A striped volume (RAID 0) combines areas of free space from
multiple hard disks (anywhere from 2 to 32) into 1 logical volume. Data that is
written to a striped volume is interleaved to all disks at the same time
instead of sequentially. Therefore, disk performance is the fastest on a RAID 0
volume as compared to any other type of disk configuration. Administrators
prefer to use striped volumes when input/output (I/O) speed is important. Any
file system, including FAT, FAT32, or NTFS, can be used on a striped
- There must be at least two hard disk drives. IDE, small
computer system interface (SCSI), or mixed architecture is
- All disks involved in the striped volume must be dynamic
- Each portion of the free space must be exactly the same
(for example, the size and file system type).
How to Set Up the Disk Management System
- Click Start, point to Administrative Tools, and then click Computer Management.
- Expand the Storage node.
- Click Disk Management.
- On the View menu, point to Top, and then click Disk List.
In the right pane, a column appears that lists the
attributes of each disk in the system.
- On the View menu, point to Bottom, and then click Graphical View.
A color-coded graphical view of the disks on the
system is displayed.
The Disk Description pane (which is displayed in gray) is
positioned on the left side of the volume description, which is displayed in
color. The disk description contains information about each disk's disk number,
whether it is a basic or dynamic configuration, its size, and its status
(online or offline).
The volume descriptions are color-coded. They
hold information about each volume, such as the drive letter (if assigned),
whether the volume is allocated or unallocated, the partition or volume size,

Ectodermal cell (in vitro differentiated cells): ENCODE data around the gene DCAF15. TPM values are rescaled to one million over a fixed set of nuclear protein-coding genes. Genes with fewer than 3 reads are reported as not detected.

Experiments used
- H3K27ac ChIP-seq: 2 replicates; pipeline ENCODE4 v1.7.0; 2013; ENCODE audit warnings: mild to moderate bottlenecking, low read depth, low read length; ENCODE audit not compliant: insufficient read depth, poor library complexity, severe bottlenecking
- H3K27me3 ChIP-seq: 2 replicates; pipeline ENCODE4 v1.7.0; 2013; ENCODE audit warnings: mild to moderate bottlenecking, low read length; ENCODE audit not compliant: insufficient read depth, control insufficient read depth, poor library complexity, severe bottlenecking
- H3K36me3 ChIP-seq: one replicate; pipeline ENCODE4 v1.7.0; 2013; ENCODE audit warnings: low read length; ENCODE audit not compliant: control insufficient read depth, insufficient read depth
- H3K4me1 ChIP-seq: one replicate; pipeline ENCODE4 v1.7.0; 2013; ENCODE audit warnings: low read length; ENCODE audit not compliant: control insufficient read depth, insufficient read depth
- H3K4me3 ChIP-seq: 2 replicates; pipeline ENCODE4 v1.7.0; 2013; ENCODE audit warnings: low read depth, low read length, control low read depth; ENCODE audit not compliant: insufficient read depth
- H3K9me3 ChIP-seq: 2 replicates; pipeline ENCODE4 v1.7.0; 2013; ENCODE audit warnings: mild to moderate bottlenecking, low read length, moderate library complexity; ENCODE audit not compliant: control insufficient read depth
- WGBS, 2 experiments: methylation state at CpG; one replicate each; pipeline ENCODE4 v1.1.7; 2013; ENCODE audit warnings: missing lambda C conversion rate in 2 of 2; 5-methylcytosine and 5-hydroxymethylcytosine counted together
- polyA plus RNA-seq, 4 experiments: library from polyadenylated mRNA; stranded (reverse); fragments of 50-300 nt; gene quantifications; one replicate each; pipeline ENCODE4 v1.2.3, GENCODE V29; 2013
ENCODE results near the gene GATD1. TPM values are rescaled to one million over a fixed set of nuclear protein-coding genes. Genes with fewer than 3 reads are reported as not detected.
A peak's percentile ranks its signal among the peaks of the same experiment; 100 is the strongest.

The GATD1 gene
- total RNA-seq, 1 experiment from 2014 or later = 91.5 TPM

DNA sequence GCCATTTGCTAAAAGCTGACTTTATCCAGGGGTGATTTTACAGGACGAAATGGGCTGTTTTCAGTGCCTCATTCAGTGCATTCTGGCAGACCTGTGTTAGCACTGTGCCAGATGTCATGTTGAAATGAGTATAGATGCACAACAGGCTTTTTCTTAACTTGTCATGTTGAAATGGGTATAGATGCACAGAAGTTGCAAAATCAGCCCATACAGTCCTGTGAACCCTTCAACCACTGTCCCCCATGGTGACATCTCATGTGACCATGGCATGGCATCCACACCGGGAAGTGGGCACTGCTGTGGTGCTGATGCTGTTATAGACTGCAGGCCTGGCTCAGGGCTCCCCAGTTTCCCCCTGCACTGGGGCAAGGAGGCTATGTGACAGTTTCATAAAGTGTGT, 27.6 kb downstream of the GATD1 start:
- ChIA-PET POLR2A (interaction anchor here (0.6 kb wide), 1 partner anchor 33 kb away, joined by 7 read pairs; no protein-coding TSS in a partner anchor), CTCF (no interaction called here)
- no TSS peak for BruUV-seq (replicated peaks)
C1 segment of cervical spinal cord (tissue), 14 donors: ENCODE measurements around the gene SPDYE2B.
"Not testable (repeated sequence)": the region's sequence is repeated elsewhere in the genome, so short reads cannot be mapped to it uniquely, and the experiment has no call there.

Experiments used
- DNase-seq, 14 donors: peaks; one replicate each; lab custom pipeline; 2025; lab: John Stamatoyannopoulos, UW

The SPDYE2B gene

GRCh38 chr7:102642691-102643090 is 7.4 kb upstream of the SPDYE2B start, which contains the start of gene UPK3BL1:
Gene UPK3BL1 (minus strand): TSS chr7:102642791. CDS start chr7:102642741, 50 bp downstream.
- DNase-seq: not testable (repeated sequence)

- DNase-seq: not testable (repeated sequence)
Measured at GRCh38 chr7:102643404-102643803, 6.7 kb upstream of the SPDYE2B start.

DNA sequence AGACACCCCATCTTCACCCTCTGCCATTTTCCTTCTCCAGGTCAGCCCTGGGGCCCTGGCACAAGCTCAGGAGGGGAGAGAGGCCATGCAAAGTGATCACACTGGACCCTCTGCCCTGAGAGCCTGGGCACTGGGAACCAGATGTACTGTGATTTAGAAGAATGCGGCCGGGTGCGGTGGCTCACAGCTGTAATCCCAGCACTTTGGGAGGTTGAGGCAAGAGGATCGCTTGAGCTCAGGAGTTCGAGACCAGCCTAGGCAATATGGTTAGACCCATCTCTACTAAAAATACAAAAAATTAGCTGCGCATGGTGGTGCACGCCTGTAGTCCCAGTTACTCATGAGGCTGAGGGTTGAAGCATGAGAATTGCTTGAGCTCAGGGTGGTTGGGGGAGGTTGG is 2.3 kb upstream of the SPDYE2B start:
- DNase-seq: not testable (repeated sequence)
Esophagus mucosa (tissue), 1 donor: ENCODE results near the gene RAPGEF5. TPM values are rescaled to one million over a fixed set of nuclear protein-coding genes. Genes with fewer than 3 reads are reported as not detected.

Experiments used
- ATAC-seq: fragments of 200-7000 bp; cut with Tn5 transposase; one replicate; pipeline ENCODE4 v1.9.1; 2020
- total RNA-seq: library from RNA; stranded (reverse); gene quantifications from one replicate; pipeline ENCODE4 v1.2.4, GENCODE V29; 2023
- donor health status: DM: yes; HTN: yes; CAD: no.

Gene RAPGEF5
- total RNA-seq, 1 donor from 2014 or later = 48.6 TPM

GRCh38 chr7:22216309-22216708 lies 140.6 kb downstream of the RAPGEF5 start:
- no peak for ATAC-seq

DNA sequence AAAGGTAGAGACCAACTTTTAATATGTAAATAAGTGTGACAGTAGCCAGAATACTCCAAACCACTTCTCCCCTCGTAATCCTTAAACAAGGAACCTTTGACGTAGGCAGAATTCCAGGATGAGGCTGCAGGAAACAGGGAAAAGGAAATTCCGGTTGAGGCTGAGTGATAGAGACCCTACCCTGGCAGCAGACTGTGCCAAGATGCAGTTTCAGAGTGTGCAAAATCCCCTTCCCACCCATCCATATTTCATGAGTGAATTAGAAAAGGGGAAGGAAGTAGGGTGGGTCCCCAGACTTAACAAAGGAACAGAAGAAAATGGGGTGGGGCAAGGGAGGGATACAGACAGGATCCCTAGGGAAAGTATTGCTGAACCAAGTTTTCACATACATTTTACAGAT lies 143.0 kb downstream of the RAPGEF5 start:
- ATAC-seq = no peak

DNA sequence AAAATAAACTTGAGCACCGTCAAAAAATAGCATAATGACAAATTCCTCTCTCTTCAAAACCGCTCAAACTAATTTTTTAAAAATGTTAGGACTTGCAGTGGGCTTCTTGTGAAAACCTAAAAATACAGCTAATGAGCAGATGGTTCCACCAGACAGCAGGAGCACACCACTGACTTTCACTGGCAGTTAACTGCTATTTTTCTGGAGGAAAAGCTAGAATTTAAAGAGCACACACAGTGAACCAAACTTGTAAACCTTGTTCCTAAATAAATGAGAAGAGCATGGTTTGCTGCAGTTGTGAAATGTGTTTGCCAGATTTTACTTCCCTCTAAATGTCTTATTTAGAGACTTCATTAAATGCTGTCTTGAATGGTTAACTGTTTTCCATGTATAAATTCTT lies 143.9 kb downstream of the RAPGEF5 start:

and the health status of the volume.
Requirements to Make Sure That Disks Are Set Up to Support a Striped Volume
- Disks: A minimum of two disks are needed to support
- Type: Any disks involved in striping must be dynamic. Conversion from
basic to dynamic goes very quickly without data loss. After you complete the
conversion procedure, you must restart the computer.
- Capacity: The striped volume can take the whole disk or as little as 50
megabytes (MB) for each disk.
- Unallocated space: Any disks that you want to upgrade to a dynamic disk must
contain at least 1 MB of free space at the end of the disk for the upgrade to
succeed. Disk Management automatically reserves this free space when it creates
partitions or volumes on a disk, but disks with partitions or volumes that are
created by other operating systems may not have this free space available.
- Status: The status of all disks involved in a striped volume must be
online when you create the striped volume.
- Device Type: You can install striping on any dynamic disk even if there are
mixed drive architectures on the system. For example, IDE, Enhanced IDE (EIDE),
and SCSI drives can all be used in one striped volume.
How to Upgrade to Dynamic Disks
If the disks that are going to be involved in the striped volume
are already dynamic disks, proceed to the "How to Convert to Striped Volume"
section of this article. NOTE
: You must be logged on as an administrator or a member of the
Administrators group to complete this procedure. If your computer is connected
to a network, network policy settings may also prevent you from completing this
To upgrade a basic disk to a dynamic disk:
- Before you upgrade disks, quit any programs that are
running on those disks.
- Right-click the gray Disk Description pane that is located